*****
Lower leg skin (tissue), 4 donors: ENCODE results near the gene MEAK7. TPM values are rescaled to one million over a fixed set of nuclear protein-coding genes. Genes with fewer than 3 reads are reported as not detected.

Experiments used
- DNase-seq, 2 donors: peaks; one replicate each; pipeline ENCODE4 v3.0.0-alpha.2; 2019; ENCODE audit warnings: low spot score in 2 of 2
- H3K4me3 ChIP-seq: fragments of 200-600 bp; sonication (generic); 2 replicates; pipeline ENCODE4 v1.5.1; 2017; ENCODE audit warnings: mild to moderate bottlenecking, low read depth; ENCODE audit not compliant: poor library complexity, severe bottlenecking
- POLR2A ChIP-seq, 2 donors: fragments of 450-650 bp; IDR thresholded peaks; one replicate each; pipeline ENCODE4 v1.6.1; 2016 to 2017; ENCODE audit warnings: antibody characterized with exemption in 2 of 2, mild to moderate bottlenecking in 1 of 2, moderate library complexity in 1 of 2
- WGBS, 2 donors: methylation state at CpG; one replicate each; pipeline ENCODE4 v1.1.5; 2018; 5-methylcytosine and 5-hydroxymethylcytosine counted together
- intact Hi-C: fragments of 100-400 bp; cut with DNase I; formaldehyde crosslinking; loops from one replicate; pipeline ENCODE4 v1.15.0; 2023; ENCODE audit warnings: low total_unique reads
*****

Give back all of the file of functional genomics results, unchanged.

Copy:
Lower leg skin (tissue), 4 donors: ENCODE results near the gene MEAK7. TPM values are rescaled to one million over a fixed set of nuclear protein-coding genes. Genes with fewer than 3 reads are reported as not detected.

Experiments used
- DNase-seq, 2 donors: peaks; one replicate each; pipeline ENCODE4 v3.0.0-alpha.2; 2019; ENCODE audit warnings: low spot score in 2 of 2
- H3K4me3 ChIP-seq: fragments of 200-600 bp; sonication (generic); 2 replicates; pipeline ENCODE4 v1.5.1; 2017; ENCODE audit warnings: mild to moderate bottlenecking, low read depth; ENCODE audit not compliant: poor library complexity, severe bottlenecking
- POLR2A ChIP-seq, 2 donors: fragments of 450-650 bp; IDR thresholded peaks; one replicate each; pipeline ENCODE4 v1.6.1; 2016 to 2017; ENCODE audit warnings: antibody characterized with exemption in 2 of 2, mild to moderate bottlenecking in 1 of 2, moderate library complexity in 1 of 2
- WGBS, 2 donors: methylation state at CpG; one replicate each; pipeline ENCODE4 v1.1.5; 2018; 5-methylcytosine and 5-hydroxymethylcytosine counted together
- intact Hi-C: fragments of 100-400 bp; cut with DNase I; formaldehyde crosslinking; loops from one replicate; pipeline ENCODE4 v1.15.0; 2023; ENCODE audit warnings: low total_unique reads